Nonlinear finite elements/Solution of Poisson equation

Construction of Approximate Solutions edit

If we know that the problem is well-posed but does not have a closed form solution, we can go ahead and try to get an approximate solution. The finite element method is one way of getting at approximate solutions (among many other numerical methods).

The finite element method starts off with the variational form (or the weak form) of the BVP. The method is a special case of a class of methods called Galerkin methods.

Finite element solution for the Poisson equation edit

Recall the variational boundary value problem for the Poisson equation:


The space   is continuous and an infinite number of functions could be chosen from this space of functions. In the finite element method, we choose a trial function from the space of approximate solutions   where  . A defining feature of these approximate trial solutions is that they are associated with a mesh or discretization of the domain  . These functions also have the feature that they are finite dimensional with each dimension being associated with a node on the mesh.

Assume that we are given  . Let us choose a weighting function   that satisfies   on  . We can choose another function   as our trial solution. Since the boundary condition on   is  , both   and   can have the same form. In the next section, we will look at the general form of the heat equation where   on the boundary.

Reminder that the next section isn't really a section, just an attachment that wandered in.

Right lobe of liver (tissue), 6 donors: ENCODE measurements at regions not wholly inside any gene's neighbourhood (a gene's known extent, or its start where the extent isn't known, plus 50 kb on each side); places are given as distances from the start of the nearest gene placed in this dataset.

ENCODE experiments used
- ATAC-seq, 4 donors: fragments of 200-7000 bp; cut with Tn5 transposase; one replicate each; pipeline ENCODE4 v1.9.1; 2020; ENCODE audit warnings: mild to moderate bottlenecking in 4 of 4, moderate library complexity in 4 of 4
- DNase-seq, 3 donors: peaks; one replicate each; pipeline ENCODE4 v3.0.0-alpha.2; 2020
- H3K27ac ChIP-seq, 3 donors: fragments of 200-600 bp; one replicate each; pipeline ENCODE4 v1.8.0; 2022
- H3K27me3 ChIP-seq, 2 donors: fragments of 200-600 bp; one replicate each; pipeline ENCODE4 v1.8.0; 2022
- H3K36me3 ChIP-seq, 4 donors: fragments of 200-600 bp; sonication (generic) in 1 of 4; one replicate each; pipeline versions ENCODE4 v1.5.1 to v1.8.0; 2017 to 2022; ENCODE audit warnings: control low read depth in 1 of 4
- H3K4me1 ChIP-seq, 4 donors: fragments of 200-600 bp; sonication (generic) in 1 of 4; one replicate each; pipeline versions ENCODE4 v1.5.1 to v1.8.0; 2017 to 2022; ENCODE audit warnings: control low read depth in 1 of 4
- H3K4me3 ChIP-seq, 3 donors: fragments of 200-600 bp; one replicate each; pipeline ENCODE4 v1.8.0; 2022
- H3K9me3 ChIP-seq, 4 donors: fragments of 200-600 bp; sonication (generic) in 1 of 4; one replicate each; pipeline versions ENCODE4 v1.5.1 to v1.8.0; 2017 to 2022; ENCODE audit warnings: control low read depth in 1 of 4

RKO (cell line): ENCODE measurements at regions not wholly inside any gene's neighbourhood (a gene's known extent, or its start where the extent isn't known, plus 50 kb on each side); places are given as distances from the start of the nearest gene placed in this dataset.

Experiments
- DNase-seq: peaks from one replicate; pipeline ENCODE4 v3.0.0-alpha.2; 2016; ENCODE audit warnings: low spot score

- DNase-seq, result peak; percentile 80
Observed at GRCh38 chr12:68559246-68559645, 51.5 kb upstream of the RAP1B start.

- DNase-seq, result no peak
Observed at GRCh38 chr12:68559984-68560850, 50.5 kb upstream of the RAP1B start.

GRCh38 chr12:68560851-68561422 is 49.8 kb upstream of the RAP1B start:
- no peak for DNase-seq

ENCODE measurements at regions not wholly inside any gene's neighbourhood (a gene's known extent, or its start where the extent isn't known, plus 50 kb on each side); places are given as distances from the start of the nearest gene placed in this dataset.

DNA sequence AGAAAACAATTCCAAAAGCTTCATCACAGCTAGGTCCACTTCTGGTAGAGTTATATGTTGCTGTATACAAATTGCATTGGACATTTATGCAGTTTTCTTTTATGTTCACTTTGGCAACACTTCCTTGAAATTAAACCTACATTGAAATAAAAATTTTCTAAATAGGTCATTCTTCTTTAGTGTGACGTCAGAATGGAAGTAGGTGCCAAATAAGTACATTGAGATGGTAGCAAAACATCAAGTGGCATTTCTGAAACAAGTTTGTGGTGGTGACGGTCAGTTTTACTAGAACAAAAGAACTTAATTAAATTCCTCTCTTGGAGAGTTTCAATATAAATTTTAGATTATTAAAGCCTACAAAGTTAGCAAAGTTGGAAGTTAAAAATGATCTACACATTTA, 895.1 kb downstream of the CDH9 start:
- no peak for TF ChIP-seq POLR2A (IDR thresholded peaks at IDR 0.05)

In finite element methods we choose trial solutions   of the form


where  ,  ,  ,   are nodal temperatures which are constant on  . The functions   form a basis that spans the subspace   and are known as basis functions or shape functions. Note that   is the total number of nodes minus the number of nodes on   where   is specified.

Since the functions   come from the same space of functions, we can represent them as


where  ,  ,  ,   are arbitrary constant on   with the restriction that   on  .

If we plug in these finite dimensional forms of   and   into the variational BVP, we get an approximate form of the variational BVP which can be stated as:


After substituting the expressions for   and   in the variational BVP we get




In matrix form, we have


where  ,   is a   symmetric matrix,   is a   vector, and   is a   vector.

Since   can be arbitrary, equation (38) can be further simplified to the form


This system of equations has a solution since   is positive-definite and therefore has an inverse. Once the  s are known, the approximate solution can be found using


The functions   have special forms in the finite element method that have the property that the quality of the approximation improves with an increase in the dimension   of the basis.